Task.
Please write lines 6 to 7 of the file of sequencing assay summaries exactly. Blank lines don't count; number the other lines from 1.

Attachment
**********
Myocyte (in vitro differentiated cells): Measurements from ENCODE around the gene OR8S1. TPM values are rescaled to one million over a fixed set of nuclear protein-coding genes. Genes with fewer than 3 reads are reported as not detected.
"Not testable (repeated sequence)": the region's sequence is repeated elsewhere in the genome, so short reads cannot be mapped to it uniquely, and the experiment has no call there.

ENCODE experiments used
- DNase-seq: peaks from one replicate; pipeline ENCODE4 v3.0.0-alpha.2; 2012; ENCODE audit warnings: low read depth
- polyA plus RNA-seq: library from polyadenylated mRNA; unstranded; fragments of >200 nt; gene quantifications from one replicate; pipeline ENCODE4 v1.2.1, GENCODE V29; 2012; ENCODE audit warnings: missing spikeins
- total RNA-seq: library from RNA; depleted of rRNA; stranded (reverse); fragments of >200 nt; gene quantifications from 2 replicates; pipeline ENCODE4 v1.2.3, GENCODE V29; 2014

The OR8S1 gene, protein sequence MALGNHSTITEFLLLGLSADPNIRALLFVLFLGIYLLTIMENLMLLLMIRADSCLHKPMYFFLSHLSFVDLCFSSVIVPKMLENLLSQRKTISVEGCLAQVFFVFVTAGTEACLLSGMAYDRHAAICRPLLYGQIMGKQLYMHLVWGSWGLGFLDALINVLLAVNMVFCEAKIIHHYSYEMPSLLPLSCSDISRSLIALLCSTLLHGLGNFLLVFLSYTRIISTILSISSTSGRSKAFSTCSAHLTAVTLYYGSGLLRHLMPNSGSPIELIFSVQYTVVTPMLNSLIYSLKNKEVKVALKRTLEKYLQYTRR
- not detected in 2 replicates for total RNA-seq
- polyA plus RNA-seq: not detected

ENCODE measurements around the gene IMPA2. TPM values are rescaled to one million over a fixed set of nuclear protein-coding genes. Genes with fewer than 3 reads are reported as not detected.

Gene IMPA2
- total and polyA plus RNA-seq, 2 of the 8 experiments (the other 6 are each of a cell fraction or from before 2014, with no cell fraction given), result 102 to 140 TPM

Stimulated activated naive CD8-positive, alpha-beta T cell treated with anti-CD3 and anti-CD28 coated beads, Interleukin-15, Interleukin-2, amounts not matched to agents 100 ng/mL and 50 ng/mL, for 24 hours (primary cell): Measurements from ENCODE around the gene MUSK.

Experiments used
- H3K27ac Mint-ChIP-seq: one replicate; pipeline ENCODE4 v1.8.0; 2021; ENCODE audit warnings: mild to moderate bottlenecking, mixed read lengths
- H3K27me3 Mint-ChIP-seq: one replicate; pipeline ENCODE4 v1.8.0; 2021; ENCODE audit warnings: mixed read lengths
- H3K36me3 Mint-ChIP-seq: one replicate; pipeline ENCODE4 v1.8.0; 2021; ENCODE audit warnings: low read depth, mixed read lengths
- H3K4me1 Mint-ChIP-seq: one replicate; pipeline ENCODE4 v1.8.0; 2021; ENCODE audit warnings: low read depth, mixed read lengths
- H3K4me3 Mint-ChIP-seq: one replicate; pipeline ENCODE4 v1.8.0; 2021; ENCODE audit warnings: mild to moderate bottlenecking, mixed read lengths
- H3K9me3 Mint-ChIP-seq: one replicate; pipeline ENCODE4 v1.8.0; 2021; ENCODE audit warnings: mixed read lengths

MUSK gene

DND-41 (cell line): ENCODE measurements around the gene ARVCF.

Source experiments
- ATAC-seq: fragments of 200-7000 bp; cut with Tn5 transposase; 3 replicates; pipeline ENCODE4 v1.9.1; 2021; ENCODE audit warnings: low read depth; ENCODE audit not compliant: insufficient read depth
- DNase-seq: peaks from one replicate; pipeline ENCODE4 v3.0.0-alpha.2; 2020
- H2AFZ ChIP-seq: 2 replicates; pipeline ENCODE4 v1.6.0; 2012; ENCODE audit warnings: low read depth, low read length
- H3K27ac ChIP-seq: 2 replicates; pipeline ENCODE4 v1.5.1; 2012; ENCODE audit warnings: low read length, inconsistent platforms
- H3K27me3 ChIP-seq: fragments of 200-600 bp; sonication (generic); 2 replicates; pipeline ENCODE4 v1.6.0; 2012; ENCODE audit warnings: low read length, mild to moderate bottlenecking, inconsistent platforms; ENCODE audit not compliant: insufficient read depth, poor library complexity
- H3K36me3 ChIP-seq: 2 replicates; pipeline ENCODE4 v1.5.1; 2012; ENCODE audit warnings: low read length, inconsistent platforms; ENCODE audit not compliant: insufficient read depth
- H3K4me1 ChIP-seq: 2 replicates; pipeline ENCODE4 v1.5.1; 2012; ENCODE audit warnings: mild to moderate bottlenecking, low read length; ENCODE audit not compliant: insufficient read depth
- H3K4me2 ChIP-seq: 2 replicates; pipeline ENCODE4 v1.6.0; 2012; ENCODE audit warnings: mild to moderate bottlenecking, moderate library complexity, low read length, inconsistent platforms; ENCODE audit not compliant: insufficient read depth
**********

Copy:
- total RNA-seq: library from RNA; depleted of rRNA; stranded (reverse); fragments of >200 nt; gene quantifications from 2 replicates; pipeline ENCODE4 v1.2.3, GENCODE V29; 2014

The OR8S1 gene, protein sequence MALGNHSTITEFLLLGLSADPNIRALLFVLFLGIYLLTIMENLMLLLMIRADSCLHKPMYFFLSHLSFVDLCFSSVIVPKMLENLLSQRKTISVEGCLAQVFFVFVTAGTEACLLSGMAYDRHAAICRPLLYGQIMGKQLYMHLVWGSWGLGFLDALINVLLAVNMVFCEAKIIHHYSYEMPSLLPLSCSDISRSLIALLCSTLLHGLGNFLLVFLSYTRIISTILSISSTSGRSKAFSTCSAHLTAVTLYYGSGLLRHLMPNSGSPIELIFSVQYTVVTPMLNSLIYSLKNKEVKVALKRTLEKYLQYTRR